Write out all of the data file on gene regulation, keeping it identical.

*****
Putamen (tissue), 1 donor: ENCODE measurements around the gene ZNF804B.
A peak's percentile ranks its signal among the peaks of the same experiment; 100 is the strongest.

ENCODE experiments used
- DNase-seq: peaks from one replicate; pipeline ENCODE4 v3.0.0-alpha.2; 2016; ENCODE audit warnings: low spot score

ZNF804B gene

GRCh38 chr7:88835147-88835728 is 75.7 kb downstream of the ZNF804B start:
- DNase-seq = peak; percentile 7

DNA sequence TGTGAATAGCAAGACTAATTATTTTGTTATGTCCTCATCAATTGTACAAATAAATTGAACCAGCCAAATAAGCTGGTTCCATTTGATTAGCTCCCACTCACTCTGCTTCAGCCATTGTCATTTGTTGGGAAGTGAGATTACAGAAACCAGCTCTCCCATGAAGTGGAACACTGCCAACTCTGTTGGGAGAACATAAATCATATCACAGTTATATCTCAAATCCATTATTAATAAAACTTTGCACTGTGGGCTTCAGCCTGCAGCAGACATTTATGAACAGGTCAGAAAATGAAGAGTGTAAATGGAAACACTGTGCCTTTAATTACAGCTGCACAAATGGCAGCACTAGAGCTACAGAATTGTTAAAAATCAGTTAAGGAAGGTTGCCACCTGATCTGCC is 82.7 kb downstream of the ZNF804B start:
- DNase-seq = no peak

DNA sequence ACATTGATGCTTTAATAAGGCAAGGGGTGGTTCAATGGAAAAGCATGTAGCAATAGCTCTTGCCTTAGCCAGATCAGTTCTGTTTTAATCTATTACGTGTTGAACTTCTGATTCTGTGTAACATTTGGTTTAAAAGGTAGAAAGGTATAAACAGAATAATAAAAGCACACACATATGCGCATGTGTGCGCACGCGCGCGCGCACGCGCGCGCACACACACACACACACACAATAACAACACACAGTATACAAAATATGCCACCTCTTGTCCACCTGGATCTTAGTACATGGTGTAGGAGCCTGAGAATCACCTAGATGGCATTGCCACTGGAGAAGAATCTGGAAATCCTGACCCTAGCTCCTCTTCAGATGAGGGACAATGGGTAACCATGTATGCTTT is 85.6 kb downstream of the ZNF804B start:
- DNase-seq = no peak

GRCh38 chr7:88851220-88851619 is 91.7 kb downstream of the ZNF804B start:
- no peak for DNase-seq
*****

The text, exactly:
Putamen (tissue), 1 donor: ENCODE measurements around the gene ZNF804B.
A peak's percentile ranks its signal among the peaks of the same experiment; 100 is the strongest.

ENCODE experiments used
- DNase-seq: peaks from one replicate; pipeline ENCODE4 v3.0.0-alpha.2; 2016; ENCODE audit warnings: low spot score

ZNF804B gene

GRCh38 chr7:88835147-88835728 is 75.7 kb downstream of the ZNF804B start:
- DNase-seq = peak; percentile 7

DNA sequence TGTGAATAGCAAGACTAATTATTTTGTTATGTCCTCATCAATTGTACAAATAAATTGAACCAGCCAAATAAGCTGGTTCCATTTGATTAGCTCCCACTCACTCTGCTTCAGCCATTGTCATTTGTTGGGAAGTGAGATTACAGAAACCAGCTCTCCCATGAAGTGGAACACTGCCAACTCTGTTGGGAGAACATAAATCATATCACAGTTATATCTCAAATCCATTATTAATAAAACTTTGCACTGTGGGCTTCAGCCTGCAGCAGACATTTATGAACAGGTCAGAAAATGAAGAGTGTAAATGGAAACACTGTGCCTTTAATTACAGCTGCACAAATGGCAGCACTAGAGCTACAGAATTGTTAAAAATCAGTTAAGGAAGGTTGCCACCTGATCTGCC is 82.7 kb downstream of the ZNF804B start:
- DNase-seq = no peak

DNA sequence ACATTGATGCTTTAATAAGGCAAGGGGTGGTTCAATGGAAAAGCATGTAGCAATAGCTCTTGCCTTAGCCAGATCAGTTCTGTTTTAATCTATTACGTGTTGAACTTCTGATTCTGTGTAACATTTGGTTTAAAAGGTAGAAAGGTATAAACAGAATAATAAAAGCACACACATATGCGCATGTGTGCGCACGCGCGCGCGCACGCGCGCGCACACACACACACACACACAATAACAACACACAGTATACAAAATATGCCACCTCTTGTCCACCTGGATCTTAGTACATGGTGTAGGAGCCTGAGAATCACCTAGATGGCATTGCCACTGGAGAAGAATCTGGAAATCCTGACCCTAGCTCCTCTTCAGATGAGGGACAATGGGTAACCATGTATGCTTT is 85.6 kb downstream of the ZNF804B start:
- DNase-seq = no peak

GRCh38 chr7:88851220-88851619 is 91.7 kb downstream of the ZNF804B start:
- no peak for DNase-seq